Andréa Dutra is a Brazilian singer from Rio de Janeiro. Her most important influences are MPB (popular Brazilian music), samba and jazz. She has worked with many important Brazilian musicians like Tim Maia, Seu Jorge, Sandra de Sa, Danilo Caymmi and others, all over Brazil. Andrea was nominated for the most important music award in Brazil for her first album, Andréa Dutra, released by Niteréi Discos in 1993.
Since 2001 Andrea sings in the samba vocal quartet Arranco De Varsóvia, winner of the most important music award in Brazil, as Best Samba Group of the Year, in 2006, with the album Na Cadencia do Samba. In 2010 , the group launched their fifth CD and first DVD, recorded live, Paozinho de Acucar: Arranco De Varsóvia Canta Martinho da Vila, in which they sang exclusively the music of the great samba composer Martinho da Vila. The DVD features Martinho himself on stage with Arranco.
In 2005, Andréa Dutra and pianist Paulo Malaguti played Brazilian jazz at the Versailles Palace as part of The Year of Brazil in France. Andréa was in You Record's Soul of Brazil album, and was pre-nominated for the Latin Grammy, category Best Song, for her song, "Disseram." Throughout her career, she has been performing in all important clubs and theatres in Rio and Sao Paulo.
The Andréa Dutra Quartet played at Modern Sound Mega Store for five years, having received visitor musicians from all over the world, like American drummer Mike Shapiro. You can hear Andréa on Grammy Award-winner Gaudencio Thiago de Mello's album, Amor Mais que Perfeito, side by side with Ithamara Koorax. In 2007, SalaDeSom records released O Amor de uns Tempos pra Ca, featuring Andréa Dutra in duo with guitarist Marcus Nabuco. "A Linha e o Linho," by Gilberto Gil and included on the album, was featured on the original soundtrack of Tititi, a soap opera on Rede Globo TV.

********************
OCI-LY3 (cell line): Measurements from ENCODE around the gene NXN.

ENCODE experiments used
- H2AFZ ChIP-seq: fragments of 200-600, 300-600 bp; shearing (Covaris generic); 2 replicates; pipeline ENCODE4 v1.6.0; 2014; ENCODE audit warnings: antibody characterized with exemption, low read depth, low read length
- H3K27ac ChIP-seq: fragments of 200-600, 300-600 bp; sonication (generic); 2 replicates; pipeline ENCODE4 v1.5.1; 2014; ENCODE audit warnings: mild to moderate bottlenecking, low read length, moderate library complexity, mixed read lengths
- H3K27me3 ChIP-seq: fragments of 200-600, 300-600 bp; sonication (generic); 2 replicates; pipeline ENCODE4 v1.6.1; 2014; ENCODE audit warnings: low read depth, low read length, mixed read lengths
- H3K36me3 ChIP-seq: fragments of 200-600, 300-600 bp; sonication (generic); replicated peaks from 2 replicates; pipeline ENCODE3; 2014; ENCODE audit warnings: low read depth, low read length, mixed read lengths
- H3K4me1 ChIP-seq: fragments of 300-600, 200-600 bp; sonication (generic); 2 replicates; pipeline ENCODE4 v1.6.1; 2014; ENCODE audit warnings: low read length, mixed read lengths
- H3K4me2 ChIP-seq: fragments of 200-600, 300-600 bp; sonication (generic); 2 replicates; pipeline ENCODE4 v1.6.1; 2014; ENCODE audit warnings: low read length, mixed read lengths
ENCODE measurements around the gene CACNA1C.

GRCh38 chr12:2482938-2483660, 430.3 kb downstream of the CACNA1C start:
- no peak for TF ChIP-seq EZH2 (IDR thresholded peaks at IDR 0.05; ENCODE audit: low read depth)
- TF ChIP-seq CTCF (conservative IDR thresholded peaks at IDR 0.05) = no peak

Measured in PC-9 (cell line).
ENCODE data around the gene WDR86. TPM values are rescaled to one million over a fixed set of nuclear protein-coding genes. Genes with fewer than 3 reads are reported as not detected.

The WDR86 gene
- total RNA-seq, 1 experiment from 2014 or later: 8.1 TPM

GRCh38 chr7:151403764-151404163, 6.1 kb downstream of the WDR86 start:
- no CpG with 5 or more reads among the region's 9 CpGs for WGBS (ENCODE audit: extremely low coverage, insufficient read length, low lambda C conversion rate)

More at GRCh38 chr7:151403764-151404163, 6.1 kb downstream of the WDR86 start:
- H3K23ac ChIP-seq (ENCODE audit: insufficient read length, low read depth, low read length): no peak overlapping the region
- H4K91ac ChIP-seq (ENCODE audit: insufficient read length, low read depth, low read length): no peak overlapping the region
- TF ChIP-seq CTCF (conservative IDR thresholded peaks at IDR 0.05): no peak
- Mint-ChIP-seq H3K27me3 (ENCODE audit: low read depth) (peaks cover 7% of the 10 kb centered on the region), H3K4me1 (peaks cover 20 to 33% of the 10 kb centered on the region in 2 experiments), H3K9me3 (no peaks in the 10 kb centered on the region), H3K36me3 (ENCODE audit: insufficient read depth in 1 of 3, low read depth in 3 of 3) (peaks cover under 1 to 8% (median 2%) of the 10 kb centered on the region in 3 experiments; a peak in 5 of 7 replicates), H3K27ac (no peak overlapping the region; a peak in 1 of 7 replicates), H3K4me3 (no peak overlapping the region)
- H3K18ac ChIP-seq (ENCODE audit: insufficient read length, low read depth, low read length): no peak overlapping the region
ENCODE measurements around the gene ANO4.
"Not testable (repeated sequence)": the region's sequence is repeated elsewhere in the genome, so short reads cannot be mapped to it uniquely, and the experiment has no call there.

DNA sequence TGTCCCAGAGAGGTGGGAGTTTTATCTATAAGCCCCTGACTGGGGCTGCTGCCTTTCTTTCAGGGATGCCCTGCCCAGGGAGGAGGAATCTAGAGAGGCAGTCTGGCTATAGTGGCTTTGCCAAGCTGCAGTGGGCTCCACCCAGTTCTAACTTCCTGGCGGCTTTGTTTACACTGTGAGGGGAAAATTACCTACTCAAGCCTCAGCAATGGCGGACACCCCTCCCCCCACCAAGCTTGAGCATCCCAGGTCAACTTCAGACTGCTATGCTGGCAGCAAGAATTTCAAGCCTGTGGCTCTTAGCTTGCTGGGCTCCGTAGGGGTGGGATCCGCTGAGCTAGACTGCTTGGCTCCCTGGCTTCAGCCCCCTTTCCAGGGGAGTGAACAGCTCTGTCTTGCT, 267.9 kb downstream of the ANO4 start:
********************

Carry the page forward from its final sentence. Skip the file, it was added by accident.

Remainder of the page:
The Andréea Dutra Quartet celebrates its twelfth year together, resident at the Triboz Club, in Lapa, Rio de Janeiro, experimenting with jazz and Brazilian jazz, with a faithful audience.
In February, 2013, Mills Records released Andréa Dutra's new album, Jamba, an original mix of jazz, samba and Brazilian jazz, that ends up sounding like what we choose to call Brazilian universal music. The album shows how Brazilian music can use elements of jazz, like improvisation and reharmonization, to enhance its beauty without ever losing its Brazilian accent and characteristics. In fact, it's clear to see how jazz and Brazilian music have exchangedinfluencing and being influenced by each other.
The tracks are a mix of previously unreleased songs by Dutra and other composers, and new versions of tunes by Djavan, Moacir Santos, Monarco, Vinicius de Moraes, Caetano Veloso, Fatima Guedes and other great Brazilian composers.
The tracks were recorded live in the studio by Andréa Dutra (voice) Paulo Malaguti Pauleira (piano), Ze Luiz Maia (bass), Augusto Mattoso (double bass), Rafael Barata (drums) and Marcelo Martins as a special guest artist, playing sax and flutes. The CD was produced, mixed and mastered by Carlos Mills.
I had abandoned advertising college, had started studying piano and singing, and had started singing as a backing vocal in Rio. I was 21, living in Paris, working as a babysitter and studying music by myself, listening to all the jazz I could find, attending concerts and I feeling that music was worth coming back home to. Although I had already started to sing here and there before I traveled, it was only when I came back to Rio that it became clear that I should take it seriously and study. So I threw myself in music, and never looked back. It's been 25 years now.
Your sound and approach to music:
I listened to everything. My father liked Burt Bacharach, Romanticos de Cuba, brass ensembles and Italian romantic music. My mother listened to Brazilian MPB, Gal Costa, Maria Bethania, Chico Buarque, and a little Barbra Streisand and Domenico Modugno. Then I lived in London and became bilingual, which helped me to ease the language barrier. My sister listened to Cat Stevens, The Beatles
, progressive rock and classical. I grew up in the disco years, despite being in Brazil. I listened to a lot of American music on the radio. Then I started to listen to jazz, and did that for years. And still do, most of the time. But I rarely listen to singers.